Healthy is Hard Work

It’s not always easy to eat healthy! I will be the first one to admit that truth. I see patients in clinic who struggle with eating well and with incorporating healthy practices into their lives in a realistic and financially feasible way. And I am the first one to empathize with them: everyone struggles with nutrition. The struggle is on a spectrum and is unique to the individual’s social and financial situation.

Let’s be real: there a lot of factors even in a developed-world and resource-rich setting like the United States that hinder people and communities from living healthy lives.

  • First, the food and beverage industries have manufactured our collective gustatory desire for unhealthy high-fat, high-salt, high-refined sugar foods. These foods are fun to eat, but unhealthy if consumed chronically or regularly. These industries spend millions of dollars on marketing and research to compete for their share in our stomachs. Of late, neuromarketing has been a buzzword. This is when industries partner with science and medical researchers to learn how consumers’ brains respond to visually and cognitively to marketing. The information used from these studies goes on to create and market products that take advantage of how our brains work.
  • Second, government subsidies on corn and sugar incentivize the food and beverage industries to create many nutrient-poor products.  In other words, the most federally subsidized foods are also heavily processed. How does this happen? Well, the government subsidizes foods like corn, soybeans, wheat, rice, and sorghum, BUT many of these foods are not eaten in their whole nutrient-dense form. Most of them are turned into cattle feed or are heavily refined (like high fructose corn syrup which our livers cannot metabolize and may contribute to fatty liver disease), thus stripping them of nutrients.
  • Third, these forces have cumulatively created a culture and social environment that does not prioritize long-term health.

The result is that we are enticed and incentivized by the convenience and ubiquity of unhealthy foods: why walk over to the grocery store and pick ingredients after a long day at work when McDonald’s is open and provides quick, fairly cheap, and tasty meals? And yes, we’ve all been there.

Oftentimes, the struggle to fight obesity and lifestyle-related health issues has been framed in the context of individual will. In this perspective, individuals who struggle are faulted with poor willpower. That’s not the full story. We live in a world and with forces that have shaped our desire for unhealthy foods.

Here I admit my struggle to maintain a healthy lifestyle, and I also provide a few tips on how to do a healthy and fairly well-priced meal prep on budget:

Vegan prep for the week of Jan 8 2017: the total cost came to approximately $25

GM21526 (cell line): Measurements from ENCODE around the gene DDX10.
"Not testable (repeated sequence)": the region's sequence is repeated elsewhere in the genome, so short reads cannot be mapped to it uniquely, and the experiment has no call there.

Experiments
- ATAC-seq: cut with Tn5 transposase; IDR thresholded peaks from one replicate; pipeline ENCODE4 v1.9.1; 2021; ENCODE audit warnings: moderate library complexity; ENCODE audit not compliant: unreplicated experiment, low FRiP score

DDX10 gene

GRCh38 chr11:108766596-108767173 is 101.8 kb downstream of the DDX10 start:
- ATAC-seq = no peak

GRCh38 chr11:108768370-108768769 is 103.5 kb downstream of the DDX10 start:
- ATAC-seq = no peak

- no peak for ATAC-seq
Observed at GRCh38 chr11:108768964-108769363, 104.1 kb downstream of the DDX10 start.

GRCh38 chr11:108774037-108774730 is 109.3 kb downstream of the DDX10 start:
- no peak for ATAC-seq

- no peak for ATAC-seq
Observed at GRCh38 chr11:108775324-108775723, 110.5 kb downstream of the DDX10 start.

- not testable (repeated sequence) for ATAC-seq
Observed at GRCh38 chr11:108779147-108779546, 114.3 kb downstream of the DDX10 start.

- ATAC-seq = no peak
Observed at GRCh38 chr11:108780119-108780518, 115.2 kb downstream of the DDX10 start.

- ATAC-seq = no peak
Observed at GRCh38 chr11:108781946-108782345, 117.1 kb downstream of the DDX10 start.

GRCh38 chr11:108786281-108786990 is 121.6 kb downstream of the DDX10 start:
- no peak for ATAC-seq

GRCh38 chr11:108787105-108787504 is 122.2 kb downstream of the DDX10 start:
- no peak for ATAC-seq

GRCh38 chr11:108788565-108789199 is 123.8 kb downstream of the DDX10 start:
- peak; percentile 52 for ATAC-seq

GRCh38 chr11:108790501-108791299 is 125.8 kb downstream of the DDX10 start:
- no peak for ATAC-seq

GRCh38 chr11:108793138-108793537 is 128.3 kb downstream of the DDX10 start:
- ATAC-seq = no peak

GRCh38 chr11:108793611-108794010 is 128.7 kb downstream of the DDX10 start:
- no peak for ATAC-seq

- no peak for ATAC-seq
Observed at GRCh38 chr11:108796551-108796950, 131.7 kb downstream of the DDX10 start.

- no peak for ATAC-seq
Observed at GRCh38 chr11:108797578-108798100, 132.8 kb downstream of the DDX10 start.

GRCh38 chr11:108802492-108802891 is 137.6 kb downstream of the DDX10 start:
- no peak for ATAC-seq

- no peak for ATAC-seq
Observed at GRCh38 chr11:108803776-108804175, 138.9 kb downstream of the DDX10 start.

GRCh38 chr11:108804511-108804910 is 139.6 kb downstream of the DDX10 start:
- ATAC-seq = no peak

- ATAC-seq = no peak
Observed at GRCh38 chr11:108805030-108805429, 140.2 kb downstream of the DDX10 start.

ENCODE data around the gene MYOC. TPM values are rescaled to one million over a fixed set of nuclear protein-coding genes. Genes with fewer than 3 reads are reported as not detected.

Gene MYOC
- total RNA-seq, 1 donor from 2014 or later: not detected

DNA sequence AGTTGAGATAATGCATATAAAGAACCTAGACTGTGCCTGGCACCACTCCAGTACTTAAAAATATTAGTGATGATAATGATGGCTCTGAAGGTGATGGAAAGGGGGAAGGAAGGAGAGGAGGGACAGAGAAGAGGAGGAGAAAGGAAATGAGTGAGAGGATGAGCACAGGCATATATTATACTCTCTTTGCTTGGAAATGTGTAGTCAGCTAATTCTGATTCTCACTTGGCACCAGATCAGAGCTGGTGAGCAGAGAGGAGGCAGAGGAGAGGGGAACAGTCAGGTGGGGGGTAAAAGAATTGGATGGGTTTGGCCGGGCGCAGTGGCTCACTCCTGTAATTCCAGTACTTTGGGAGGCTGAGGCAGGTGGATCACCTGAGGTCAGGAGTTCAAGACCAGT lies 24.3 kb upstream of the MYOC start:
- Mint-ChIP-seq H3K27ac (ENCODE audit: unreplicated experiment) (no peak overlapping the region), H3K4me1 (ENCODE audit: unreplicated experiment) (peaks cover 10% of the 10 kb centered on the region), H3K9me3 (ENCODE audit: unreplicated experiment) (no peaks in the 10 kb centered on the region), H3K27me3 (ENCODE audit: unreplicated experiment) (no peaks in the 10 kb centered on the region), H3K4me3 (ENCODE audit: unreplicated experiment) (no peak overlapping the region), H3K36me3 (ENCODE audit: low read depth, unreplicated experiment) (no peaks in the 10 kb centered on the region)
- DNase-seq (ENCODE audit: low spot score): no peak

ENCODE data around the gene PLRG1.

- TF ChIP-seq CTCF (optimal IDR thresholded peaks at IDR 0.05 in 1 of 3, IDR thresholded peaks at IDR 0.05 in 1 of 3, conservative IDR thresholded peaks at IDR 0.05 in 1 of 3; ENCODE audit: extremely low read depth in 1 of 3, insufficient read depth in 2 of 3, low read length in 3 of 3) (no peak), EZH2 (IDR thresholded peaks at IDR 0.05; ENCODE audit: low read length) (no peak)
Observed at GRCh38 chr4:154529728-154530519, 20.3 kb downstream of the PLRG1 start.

Here are a few healthy tips for a plant based meal prep:

  1. Choose a serving of a nutrient dense grain: quinoa, brown rice, couscous, etc.
  2. Choose a serving of a nutrient dense protein source: beans, tofu, tempeh, etc.
  3. Choose one or a combination of fresh or frozen veggies: broccoli, cabbage, okra, kale, spinach, string beans, asparagus, etc.
  4. Choose a healthy fat: avocado, nuts, coconut oil, olive oil, white truffle oil (is a decadent favorite of mine)
  5. Choose one or a combination of flavorful (mostly vegan) seasonings:Sriracha, vegan mayonnaise, Tahini, vegan pesto, etc.
  6. Consider these extras: apple cider vinegar, nutritional yeast, chia seeds, etc.

The cost of the meal prep this week came out to approximately $25-30. All the ingredients are vegan, dairy-free and the meals are plant based. I used frozen veggies, cooked the quinoa in a rice cooker and added nutritional yeast and sesame seeds. What’s your meal prep looking like?!

Below is my lunch meal prep for the week of January 8, 2017. Each meal contains about 12 grams of protein, 31 grams of nutrient-dense carbs, a serving of fresh veggies, a fresh lemon for some extra zest, healthy fats (sesame seeds) and some seasonings (nutritional yeast, apple cider vinegar):

On a personal note, as a medical student, being on a budget is something I strive to yet struggle with accomplishing and maintaining. Since moving back to New York City from Vermont, I am keenly aware of how much City living costs. In Vermont, my monthly food budget has been $260 and that includes monthly probiotic and vitamin supplements. I’d occasionally go over budget because let’s be real, I give myself some leeway to live a little! But since living back home with my mom in NYC, more realistically, I probably spend close to twice that on food (that includes unexpected restaurant dates, outings with friends, and the occasional sweet indulgences). So this new year, I’m making more of an effort to prepare homemade meals instead of choosing the convenience of the healthy but expensive items from Whole Foods or the wonderfully tempting organic food stores that dot the streets in my neighborhood.

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